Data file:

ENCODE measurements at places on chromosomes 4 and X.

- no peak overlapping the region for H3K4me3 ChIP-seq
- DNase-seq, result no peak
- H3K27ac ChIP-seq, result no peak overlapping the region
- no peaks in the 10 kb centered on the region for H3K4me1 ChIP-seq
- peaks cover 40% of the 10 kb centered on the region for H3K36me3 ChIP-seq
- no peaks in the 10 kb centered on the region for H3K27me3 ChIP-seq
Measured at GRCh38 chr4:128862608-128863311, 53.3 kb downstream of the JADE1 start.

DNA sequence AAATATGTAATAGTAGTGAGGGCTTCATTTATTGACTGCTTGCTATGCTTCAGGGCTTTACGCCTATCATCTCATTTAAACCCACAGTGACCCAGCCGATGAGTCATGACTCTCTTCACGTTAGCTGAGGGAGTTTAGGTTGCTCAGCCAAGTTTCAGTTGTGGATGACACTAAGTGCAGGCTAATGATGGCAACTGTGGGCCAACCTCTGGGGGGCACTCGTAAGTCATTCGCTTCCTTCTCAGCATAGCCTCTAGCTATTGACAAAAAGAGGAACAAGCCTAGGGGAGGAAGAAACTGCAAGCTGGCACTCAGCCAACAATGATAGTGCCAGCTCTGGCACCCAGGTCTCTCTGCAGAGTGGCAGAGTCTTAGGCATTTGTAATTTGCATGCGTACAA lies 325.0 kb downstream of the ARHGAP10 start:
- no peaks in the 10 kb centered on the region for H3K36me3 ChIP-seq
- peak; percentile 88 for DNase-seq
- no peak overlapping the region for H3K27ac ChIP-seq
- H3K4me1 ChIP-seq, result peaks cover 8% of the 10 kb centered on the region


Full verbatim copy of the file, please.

ENCODE measurements at places on chromosomes 4 and X.

- no peak overlapping the region for H3K4me3 ChIP-seq
- DNase-seq, result no peak
- H3K27ac ChIP-seq, result no peak overlapping the region
- no peaks in the 10 kb centered on the region for H3K4me1 ChIP-seq
- peaks cover 40% of the 10 kb centered on the region for H3K36me3 ChIP-seq
- no peaks in the 10 kb centered on the region for H3K27me3 ChIP-seq
Measured at GRCh38 chr4:128862608-128863311, 53.3 kb downstream of the JADE1 start.

DNA sequence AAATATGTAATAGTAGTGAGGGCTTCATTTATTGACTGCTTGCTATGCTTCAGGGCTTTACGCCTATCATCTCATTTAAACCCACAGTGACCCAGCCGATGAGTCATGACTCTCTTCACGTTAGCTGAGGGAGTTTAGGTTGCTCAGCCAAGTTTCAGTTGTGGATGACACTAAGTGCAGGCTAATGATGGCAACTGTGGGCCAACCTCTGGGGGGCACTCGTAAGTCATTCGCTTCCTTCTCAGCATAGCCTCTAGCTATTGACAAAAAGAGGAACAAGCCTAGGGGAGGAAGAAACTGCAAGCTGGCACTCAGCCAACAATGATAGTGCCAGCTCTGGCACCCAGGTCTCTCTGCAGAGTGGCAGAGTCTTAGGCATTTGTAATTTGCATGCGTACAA lies 325.0 kb downstream of the ARHGAP10 start:
- no peaks in the 10 kb centered on the region for H3K36me3 ChIP-seq
- peak; percentile 88 for DNase-seq
- no peak overlapping the region for H3K27ac ChIP-seq
- H3K4me1 ChIP-seq, result peaks cover 8% of the 10 kb centered on the region